In the US alone, 38 million people suffer from Migraine, a study states. But did you know that women are more prone to migraine than men? The statistics bring out shocking figures for the demographic disparity between migraine sufferers. A recent study tries to explain why this is the case.
Migraine is a predominantly female disorder. Women suffer from migraine three times more often than men. Compared to men, women also tend to have more painful and longer-lasting headaches that include other symptoms such as nausea and vomiting.
What Studies Found
There is a potential difference between the type and aetiology of migraine between males and females. Migraine is caused by the modulation of trigeminal ganglion* and its related nerves. But this modulation can occur due to sex hormones. The role of sex hormones in migraine is usually not taken into consideration.
A recent study revealed that sex hormones create ion channels* through which the stimuli affect the trigger zones. These ion channels can make the trigger zones either more or less vulnerable to the stimuli. For example – In the case of sex hormones, testosterone (males) acts against the migraines whereas prolactin (females) favours the migraine making it worse.
Ion Channels are membrane proteins capable of forming pores. They allow ions to pass through channel pores. You can learn more about them here.
Before puberty, boys have more tendency of suffering from migraine but as soon as puberty occurs, the effect of estrogen begins, and women become more prone to migraine attacks.
It has been found that migraine is more commonly found in menstruating women as a result of higher level of estrogen. Any menstruation related changes lead to a change in estrogen level which in turn sensitizes the trigeminal nerve and hence stimulates the trigger zones. Thus, after puberty, women are always at a higher risk of suffering from migraine because of the fluctuation of estrogen levels during their lifetime – menstruation, pregnancy and menopause.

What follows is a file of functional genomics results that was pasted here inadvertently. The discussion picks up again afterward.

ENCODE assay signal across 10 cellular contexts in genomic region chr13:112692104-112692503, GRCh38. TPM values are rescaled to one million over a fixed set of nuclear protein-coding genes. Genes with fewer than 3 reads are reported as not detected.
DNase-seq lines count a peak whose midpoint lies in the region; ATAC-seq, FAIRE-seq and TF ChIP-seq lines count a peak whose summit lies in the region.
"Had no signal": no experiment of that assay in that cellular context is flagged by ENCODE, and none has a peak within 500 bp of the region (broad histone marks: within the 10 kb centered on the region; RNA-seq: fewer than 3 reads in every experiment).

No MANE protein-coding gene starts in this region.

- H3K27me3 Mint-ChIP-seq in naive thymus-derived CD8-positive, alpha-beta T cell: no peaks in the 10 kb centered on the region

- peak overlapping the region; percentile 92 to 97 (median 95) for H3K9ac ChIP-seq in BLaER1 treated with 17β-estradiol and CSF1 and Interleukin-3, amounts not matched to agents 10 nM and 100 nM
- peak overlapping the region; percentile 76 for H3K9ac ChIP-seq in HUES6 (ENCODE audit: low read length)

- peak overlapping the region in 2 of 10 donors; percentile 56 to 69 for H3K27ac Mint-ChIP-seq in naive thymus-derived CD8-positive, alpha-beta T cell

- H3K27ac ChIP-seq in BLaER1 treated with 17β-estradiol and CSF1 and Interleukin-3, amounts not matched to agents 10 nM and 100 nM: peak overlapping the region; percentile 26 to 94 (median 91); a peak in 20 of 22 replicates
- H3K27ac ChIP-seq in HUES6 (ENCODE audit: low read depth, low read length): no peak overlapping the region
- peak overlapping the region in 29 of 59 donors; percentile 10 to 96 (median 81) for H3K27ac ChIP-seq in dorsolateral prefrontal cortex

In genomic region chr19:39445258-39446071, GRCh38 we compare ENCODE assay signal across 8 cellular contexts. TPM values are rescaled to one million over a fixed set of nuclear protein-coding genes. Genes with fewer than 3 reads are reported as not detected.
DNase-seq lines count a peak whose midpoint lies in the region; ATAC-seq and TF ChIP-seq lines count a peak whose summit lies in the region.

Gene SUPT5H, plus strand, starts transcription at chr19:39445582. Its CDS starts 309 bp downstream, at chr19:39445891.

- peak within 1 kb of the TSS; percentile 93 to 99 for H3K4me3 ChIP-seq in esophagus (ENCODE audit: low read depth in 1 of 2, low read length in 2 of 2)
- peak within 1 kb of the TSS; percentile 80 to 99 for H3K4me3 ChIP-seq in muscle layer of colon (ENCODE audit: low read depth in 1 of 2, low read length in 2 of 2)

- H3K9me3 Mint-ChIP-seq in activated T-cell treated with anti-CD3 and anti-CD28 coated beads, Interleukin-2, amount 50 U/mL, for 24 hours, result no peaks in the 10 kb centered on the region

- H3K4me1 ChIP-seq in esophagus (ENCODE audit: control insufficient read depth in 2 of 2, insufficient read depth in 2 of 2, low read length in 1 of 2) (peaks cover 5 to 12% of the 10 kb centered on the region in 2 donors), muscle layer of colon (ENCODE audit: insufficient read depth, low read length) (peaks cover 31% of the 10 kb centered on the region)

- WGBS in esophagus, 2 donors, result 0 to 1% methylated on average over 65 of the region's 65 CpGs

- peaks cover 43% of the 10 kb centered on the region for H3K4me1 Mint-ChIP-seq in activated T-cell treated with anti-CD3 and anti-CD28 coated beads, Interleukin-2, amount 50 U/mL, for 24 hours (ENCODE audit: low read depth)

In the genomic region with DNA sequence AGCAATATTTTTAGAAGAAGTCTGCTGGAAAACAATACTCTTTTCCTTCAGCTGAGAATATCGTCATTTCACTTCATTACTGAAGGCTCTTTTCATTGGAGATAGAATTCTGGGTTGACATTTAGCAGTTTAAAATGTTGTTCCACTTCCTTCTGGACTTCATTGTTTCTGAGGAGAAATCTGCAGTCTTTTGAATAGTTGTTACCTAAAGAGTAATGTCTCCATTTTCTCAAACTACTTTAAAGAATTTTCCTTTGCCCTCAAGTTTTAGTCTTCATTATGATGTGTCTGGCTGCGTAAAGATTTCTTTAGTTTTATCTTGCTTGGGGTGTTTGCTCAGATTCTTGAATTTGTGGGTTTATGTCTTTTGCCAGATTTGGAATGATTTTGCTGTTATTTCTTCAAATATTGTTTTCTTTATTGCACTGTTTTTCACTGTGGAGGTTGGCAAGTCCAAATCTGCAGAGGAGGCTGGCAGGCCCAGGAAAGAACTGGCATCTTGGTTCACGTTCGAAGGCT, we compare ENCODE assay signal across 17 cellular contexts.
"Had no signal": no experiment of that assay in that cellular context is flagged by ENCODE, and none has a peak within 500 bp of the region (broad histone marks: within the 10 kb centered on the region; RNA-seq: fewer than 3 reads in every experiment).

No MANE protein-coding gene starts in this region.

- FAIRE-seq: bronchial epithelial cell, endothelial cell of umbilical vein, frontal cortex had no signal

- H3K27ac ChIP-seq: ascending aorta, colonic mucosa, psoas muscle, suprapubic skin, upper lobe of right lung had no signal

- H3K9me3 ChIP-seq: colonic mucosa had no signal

Compared to all other phases of the menstrual cycle, the incidence of migraine is highest during the menstruation period. Migraine usually begins 2-3 days before the onset of menstruation and continues through the first 3 days of menstruation.
If a woman suffers from migraine, chances are that the migraine will become even worse during pregnancy. This increased intensity of migraine during pregnancy occurs as a result of increased estrogen levels during that period.
Migraine attacks are also worsened when a woman is undergoing menopause. This is because of significant fluctuation in estrogen level. But once menopause has occurred, the migraine becomes less severe and in some cases, it may even stop. This is due to a significantly reduced level of estrogen in the body after menopause.
Since women are more vulnerable to migraine, they should be particularly careful to avoid common migraine triggers around the menstruation period.
Some of the common precautions to be taken during this period are as follows:
- Do not skip meals
- Exercise regularly
- Rest well
- If nothing else works, consider taking medications with the consultation of a physician
- Identify the stimuli which trigger migraine and avoid those stimuli to experience fewer migraine attacks
As clear from the above explanations, the occurrence of migraine is associated with feminine factors that are absent in males, thus, making it far more prevalent in females. While migraines don’t have a one-size-fits-all solution, it can be controlled by taking pro-active measures. Generally, a good exercise and ample sleep go a long way in keeping the migraine at bay but if conditions soar, a doctor’s visit is recommended.